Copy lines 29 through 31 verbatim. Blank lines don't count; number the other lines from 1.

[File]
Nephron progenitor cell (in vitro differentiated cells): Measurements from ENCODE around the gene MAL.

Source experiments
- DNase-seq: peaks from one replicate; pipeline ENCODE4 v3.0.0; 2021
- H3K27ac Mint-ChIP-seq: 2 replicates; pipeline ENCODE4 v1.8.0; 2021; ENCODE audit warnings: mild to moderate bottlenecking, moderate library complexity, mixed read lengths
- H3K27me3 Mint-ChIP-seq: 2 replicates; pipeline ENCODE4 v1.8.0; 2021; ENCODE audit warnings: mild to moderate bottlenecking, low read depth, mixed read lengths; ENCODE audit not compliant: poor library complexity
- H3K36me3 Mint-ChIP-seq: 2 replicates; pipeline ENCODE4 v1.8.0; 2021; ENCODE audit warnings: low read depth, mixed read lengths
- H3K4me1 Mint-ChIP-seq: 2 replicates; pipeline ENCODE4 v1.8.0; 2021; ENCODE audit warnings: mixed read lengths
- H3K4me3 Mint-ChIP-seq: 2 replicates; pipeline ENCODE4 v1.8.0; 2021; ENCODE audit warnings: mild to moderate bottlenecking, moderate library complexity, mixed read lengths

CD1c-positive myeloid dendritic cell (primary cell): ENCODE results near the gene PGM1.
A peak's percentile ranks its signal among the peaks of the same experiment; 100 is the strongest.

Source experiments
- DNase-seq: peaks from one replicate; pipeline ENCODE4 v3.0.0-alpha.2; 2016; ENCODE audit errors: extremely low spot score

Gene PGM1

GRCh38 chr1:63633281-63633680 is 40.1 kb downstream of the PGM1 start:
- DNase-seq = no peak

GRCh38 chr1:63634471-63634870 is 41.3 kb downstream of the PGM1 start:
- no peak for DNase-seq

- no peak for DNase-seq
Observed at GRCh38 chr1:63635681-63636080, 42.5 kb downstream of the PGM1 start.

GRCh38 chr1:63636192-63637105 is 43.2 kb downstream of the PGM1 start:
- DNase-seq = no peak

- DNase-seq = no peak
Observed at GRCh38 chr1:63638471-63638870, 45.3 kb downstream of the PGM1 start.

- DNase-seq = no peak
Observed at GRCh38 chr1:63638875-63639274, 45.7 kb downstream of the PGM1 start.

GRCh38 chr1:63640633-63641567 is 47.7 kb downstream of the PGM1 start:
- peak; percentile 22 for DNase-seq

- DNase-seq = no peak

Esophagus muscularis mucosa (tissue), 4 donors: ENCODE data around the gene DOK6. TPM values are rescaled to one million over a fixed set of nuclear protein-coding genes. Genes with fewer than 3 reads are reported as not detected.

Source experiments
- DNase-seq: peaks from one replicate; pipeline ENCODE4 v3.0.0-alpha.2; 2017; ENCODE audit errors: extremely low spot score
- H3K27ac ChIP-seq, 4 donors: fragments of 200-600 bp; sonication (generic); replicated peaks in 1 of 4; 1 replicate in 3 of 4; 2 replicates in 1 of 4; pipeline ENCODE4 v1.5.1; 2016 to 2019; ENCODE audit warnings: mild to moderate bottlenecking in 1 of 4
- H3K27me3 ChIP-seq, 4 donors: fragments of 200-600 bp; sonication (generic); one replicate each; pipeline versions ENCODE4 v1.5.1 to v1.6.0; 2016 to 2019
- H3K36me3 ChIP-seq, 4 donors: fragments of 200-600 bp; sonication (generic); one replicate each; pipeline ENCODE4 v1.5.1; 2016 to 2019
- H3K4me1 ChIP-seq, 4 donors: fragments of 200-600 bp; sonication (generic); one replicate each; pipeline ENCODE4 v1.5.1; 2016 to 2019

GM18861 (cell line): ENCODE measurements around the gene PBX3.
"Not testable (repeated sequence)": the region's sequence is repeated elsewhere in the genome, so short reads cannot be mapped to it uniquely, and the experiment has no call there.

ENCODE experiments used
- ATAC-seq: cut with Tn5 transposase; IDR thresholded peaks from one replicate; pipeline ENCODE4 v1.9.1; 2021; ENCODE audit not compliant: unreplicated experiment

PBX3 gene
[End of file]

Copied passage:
Esophagus muscularis mucosa (tissue), 4 donors: ENCODE data around the gene DOK6. TPM values are rescaled to one million over a fixed set of nuclear protein-coding genes. Genes with fewer than 3 reads are reported as not detected.

Source experiments
- DNase-seq: peaks from one replicate; pipeline ENCODE4 v3.0.0-alpha.2; 2017; ENCODE audit errors: extremely low spot score